Wine Stories Jessica Bordoni

In Sardinia the oldest winemaking in the Mediterranean

In Sardinia the oldest winemaking in the Mediterranean

The cradle of the Mediterranean winemaking civilisation? According to a recent study it is one of our two main islands, Sardinia. The announcement has come from the University of Cagliari, under Professor Gian Luigi Bacchetta with his archaeobotanical team from the biodiversity conservation Centre, and Professor Pierluigi Caboni, with his Food Chemistry research group.

The “tower” press from the Iron Age was used to make wine 

It all started in 1993 in Monastir, in the Nuragic village of Bia de Monti – Monte Zara in the province of Cagliari, when the archaeologist Giovanni Ugas discovered a “tower” press with a vat dating back to the Iron Age, about 1200 years B.C.. Researchers have analysed the organic residues inside the vat and reached the conclusion that it was used to produce wine. This would make the ancient Sardinians living in the Nuraghi, the first wine producers in the Mediterranean area that we have evidence of.

The oldest winemaking in the Mediterranean

“Inside the vat, a crystalline agglomerate and tartaric acid were identified, which convinced us to continue with a more in-depth analysis,” explained professor Caboni. “We carefully examined the fragments and now we can say with certainty that this is the oldest find of its kind in the Mediterranean area. It is an essential discovery, because it enables us to put an important piece of the puzzle in place to identify the first production of wine. The analysis shows that it was most probably red wine.”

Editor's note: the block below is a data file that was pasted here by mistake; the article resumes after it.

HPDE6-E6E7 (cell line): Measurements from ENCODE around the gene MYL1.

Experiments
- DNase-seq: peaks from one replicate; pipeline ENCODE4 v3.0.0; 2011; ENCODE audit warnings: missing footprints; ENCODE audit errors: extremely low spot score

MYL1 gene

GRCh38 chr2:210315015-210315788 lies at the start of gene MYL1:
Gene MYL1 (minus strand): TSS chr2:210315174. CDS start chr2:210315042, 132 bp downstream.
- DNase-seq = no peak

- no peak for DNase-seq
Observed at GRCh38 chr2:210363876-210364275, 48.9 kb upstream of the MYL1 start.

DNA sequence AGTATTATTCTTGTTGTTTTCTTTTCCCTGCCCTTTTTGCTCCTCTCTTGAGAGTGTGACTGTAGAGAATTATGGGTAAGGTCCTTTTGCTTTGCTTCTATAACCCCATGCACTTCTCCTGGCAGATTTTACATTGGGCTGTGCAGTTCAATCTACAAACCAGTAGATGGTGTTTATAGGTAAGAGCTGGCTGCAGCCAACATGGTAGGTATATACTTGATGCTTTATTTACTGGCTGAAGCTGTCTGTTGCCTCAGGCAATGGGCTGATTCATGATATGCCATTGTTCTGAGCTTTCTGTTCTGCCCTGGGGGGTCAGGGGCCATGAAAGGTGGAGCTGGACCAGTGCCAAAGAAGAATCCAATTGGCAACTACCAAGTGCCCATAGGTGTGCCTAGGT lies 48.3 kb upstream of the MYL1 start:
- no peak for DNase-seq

Debunking the theory of the Sardinians and Phoenicians

The results are along the same lines as the finding of grape seeds in the Nuragic settlement of Sa Osa, in the province of Oristano, also dating back to 1200 B.C. (the discovery was officially presented at the Milan Expo 2015). Until now, it used to be thought that wine had been introduced to Sardinia by the Phoenicians in 800 B.C., but the theory of an earlier winemaking activity on the island (and we are talking about four centuries earlier) is becoming more concrete, to the point of debunking their role as pioneers of wine in the Mediterranean Basin.

 

 

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